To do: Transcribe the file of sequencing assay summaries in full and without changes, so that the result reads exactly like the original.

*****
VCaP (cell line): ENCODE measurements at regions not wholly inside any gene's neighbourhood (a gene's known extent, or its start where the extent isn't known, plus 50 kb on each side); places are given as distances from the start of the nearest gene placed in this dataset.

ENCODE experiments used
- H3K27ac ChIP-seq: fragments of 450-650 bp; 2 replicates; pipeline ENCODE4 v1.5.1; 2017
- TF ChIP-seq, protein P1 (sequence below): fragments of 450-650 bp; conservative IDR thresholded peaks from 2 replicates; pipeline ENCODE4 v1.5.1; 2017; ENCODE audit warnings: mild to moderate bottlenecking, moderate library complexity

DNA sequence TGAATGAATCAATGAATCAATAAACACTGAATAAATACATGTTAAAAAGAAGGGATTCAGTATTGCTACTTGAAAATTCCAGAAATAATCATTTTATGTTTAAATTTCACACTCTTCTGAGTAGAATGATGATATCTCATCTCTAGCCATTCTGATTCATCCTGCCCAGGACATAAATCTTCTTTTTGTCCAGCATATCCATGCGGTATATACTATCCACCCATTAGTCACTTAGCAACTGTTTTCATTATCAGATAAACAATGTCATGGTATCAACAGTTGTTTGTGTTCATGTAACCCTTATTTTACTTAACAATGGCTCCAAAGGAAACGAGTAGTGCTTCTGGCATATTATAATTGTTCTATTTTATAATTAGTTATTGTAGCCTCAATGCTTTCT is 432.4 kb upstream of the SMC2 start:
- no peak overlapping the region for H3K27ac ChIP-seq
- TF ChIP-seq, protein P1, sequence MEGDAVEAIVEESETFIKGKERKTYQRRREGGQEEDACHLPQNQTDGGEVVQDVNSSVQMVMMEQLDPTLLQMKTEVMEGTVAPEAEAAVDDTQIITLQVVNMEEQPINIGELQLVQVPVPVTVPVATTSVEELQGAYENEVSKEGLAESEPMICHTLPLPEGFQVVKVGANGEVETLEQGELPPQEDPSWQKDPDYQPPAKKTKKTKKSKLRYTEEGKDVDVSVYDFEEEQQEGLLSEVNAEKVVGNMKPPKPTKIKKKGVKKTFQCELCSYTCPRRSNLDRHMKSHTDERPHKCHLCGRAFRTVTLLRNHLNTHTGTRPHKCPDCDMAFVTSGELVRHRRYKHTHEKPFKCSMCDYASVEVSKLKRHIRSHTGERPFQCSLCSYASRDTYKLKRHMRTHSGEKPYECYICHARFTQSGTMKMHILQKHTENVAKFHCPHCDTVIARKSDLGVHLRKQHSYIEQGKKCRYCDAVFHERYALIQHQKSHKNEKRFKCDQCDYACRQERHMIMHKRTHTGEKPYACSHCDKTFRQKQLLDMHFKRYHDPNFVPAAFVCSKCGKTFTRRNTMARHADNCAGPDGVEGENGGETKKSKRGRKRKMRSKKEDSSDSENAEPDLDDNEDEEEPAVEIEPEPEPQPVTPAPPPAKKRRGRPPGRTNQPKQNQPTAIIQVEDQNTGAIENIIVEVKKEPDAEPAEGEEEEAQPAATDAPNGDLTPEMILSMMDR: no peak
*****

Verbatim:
VCaP (cell line): ENCODE measurements at regions not wholly inside any gene's neighbourhood (a gene's known extent, or its start where the extent isn't known, plus 50 kb on each side); places are given as distances from the start of the nearest gene placed in this dataset.

ENCODE experiments used
- H3K27ac ChIP-seq: fragments of 450-650 bp; 2 replicates; pipeline ENCODE4 v1.5.1; 2017
- TF ChIP-seq, protein P1 (sequence below): fragments of 450-650 bp; conservative IDR thresholded peaks from 2 replicates; pipeline ENCODE4 v1.5.1; 2017; ENCODE audit warnings: mild to moderate bottlenecking, moderate library complexity

DNA sequence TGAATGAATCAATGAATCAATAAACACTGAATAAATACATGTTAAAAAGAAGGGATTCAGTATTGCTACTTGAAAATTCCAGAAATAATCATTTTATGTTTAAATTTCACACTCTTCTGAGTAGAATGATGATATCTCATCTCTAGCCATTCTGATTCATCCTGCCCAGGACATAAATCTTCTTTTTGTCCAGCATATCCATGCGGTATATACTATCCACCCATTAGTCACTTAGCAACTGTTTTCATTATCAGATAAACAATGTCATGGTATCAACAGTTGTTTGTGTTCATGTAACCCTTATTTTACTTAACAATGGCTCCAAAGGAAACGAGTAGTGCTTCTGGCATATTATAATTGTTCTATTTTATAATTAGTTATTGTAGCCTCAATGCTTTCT is 432.4 kb upstream of the SMC2 start:
- no peak overlapping the region for H3K27ac ChIP-seq
- TF ChIP-seq, protein P1, sequence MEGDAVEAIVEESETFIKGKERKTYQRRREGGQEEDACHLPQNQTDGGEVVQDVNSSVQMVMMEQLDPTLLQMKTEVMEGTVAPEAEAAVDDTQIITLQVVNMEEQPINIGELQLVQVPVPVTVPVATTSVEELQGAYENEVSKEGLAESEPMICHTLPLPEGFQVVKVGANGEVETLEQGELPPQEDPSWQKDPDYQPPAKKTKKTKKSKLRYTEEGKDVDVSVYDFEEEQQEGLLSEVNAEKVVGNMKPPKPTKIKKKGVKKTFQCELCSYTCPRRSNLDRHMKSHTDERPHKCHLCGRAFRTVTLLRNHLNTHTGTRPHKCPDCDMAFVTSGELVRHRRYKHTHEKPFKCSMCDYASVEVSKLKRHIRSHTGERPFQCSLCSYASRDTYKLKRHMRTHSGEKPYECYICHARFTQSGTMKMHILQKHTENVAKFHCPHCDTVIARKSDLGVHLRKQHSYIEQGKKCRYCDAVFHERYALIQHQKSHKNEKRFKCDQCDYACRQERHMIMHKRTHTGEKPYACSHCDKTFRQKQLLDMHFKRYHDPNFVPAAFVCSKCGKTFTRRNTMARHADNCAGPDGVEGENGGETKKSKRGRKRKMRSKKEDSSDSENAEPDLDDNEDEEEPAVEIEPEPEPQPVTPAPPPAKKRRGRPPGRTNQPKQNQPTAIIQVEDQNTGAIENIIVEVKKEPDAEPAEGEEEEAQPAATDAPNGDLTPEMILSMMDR: no peak